He lit a cheroot, a flash of orange and red in the velvety blackness around him temporarily lighting his features. He looked like a creature of the night, a predator. It sent a shiver down her spine. What was she doing? Eliza lived her life in books, never venturing farther than she could walk, and there she was about to jump off a proverbial cliff. She had no experience in being on the trail, couldn't hunt or fish, and the only knowledge she had came from books and her own experiments.
Panic clawed at her belly as the stranger stepped toward his horse. She either followed him now or she lost the trail to find Angeline. This was the moment she decided if her sister's life mattered more than hers, if comfort and familiarity, even if it included unhappiness, was better than the unknown danger awaiting her.
Tears stung Eliza's eyes as she thought of Angeline, the sweet blond girl who had trusted her father to keep her safe, to always make sure she was out of harm's way. He'd failed at his job, failed Angeline completely, and left her to her own devices, as limited as they were. Now it was up to Eliza to help Angeline, and she'd never been so frightened in her life.
His boots scraped on the dried mud on the wood-planked sidewalk, loud in the quiet surrounding them. Fear coated her tongue, but Eliza rose, keeping her eye on him as she held on to the reins of the horse behind her. Melba was mostly a plow horse, but her father had ridden the gelding for the past ten years. Another reason he'd be furious with her, but at that moment Eliza didn't give a fig for what her father would say. He lost his rights as a parent as far as she was concerned.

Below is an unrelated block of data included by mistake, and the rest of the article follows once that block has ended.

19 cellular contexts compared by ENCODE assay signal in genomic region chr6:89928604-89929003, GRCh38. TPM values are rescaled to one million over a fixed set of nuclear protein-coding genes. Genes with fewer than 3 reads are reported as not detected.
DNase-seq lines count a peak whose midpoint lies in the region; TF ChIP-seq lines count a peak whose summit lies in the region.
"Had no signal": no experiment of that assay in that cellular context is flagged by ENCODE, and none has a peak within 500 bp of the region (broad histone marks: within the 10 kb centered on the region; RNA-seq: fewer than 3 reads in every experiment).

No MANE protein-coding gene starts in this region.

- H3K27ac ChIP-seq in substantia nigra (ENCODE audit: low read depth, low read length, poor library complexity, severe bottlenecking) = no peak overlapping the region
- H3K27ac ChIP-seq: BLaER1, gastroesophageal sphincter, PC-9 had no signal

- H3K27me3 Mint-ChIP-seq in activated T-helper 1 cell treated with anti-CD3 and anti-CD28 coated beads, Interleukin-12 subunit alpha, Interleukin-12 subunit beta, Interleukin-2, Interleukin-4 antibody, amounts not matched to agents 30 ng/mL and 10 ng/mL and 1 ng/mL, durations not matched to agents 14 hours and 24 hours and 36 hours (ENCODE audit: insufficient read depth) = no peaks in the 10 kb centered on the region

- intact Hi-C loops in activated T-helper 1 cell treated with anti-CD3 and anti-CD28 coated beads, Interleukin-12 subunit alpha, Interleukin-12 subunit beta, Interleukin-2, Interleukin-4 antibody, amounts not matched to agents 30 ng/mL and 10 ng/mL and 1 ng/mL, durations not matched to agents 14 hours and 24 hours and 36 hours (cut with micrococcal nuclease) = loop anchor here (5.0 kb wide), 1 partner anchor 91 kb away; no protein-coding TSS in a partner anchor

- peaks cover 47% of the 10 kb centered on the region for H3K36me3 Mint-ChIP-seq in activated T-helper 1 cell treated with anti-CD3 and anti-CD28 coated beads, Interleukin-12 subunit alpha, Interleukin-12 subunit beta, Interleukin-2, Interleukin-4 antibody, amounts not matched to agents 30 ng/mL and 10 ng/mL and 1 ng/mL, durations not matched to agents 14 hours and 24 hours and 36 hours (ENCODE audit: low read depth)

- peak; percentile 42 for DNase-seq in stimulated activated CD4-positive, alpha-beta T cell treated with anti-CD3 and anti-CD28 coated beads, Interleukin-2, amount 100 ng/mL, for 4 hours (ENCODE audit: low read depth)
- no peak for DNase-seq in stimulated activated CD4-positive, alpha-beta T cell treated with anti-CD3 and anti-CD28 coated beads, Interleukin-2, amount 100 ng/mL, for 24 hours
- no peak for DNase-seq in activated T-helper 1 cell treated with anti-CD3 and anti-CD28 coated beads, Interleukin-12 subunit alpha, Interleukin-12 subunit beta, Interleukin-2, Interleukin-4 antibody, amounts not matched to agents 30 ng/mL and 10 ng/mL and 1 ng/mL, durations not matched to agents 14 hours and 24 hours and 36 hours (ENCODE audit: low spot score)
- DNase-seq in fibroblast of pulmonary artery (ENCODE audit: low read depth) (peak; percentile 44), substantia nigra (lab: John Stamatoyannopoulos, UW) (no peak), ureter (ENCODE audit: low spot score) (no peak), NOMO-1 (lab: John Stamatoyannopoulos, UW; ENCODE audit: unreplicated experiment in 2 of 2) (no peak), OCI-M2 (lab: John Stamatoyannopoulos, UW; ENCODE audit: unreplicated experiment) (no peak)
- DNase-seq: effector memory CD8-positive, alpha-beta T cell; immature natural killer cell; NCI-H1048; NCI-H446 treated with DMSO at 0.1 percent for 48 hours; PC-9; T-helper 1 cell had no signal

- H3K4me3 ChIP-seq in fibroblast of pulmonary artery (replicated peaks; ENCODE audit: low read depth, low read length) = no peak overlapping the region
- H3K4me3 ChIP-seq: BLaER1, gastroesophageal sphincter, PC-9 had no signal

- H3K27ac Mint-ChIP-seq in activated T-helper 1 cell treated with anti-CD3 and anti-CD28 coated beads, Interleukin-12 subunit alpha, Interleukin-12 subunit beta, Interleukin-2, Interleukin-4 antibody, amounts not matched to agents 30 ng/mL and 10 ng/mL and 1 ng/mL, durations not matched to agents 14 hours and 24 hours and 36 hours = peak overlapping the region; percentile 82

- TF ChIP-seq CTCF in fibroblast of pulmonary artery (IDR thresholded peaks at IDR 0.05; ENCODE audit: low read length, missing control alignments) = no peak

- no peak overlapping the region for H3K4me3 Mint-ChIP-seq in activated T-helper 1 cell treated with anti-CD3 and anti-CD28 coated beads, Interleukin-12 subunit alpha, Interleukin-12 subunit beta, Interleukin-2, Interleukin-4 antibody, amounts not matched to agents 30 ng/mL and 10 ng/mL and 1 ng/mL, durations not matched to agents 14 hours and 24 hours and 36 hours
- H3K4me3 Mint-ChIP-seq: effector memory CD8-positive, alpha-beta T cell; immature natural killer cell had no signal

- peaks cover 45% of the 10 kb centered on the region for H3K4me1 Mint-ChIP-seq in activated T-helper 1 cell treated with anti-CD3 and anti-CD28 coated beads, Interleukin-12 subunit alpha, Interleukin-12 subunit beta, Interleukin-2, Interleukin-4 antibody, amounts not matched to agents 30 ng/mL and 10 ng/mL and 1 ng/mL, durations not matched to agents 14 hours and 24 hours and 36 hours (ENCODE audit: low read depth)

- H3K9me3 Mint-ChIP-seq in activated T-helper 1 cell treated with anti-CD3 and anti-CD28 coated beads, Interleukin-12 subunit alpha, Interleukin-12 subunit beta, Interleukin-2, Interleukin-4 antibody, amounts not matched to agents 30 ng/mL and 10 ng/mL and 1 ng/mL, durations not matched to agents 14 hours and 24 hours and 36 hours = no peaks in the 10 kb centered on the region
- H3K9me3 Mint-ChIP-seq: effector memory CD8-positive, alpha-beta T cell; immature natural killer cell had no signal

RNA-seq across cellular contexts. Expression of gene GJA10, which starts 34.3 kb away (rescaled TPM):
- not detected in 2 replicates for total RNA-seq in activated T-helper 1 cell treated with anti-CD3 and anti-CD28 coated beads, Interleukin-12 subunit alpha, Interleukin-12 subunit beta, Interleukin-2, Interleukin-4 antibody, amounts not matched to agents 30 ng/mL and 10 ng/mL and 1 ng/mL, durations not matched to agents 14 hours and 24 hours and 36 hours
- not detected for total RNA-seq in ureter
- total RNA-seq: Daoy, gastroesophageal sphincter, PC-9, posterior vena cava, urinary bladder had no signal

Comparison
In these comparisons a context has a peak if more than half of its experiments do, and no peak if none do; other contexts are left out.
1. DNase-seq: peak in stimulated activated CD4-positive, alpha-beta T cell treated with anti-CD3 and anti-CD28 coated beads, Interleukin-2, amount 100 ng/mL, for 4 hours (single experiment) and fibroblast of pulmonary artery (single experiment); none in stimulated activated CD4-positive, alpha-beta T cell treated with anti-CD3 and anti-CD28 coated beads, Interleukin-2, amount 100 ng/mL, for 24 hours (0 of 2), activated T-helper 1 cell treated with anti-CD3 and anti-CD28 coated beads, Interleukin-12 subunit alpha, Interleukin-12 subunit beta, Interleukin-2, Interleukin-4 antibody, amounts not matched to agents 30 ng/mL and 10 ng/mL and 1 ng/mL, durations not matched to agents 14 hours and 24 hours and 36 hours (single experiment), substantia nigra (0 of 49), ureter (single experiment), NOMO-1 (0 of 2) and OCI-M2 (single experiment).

Silas Hunter wouldn't have recognized his elder daughter, not that he'd ever really seen her clearly. She had not only found her way to town, she'd also found the man called Grady Wolfe. The stranger scratched his bay behind the ears, earning a wuffle and a nudge from the horse's big snout. The stranger murmured something Eliza couldn't hear, then unhitched the horse and mounted quickly with an agility that surprised her. He obviously hadn't had too much liquor or he would've been a lot less graceful. Or perhaps he was always that athletically gifted.
Just because he was thin didn't mean he wasn't muscular or agile, that much was obvious. As a scientist, Eliza admired his skills. Then she reminded herself he was now trotting away as she stood there like a bespectacled fool wondering which muscles he'd used to get on the horse. She'd remind herself later to look it up in the anatomy book tucked in her bag.
Eliza threw herself up on Melba, with significantly less agility than the stranger, and started after her prey. Although not a regular rider, Eliza always had a good seat and rode astride whenever Papa wasn't around. She'd even made one of her skirts into a split riding skirt a few years earlier, which came in handy when she'd been readying for a life on the run. And now here she was riding into the night alone, following a man hired to find Angeline.
It was frightening and exhilarating. For at least the first fifteen minutes. Then the lights from town faded from view and the cloak of darkness settled around her. She recognized the sounds of the birds, frogs, and insects, as well as the constellations in the sky. Much as she enjoyed nature in all its fine glory, her thighs and fanny would never forgive her.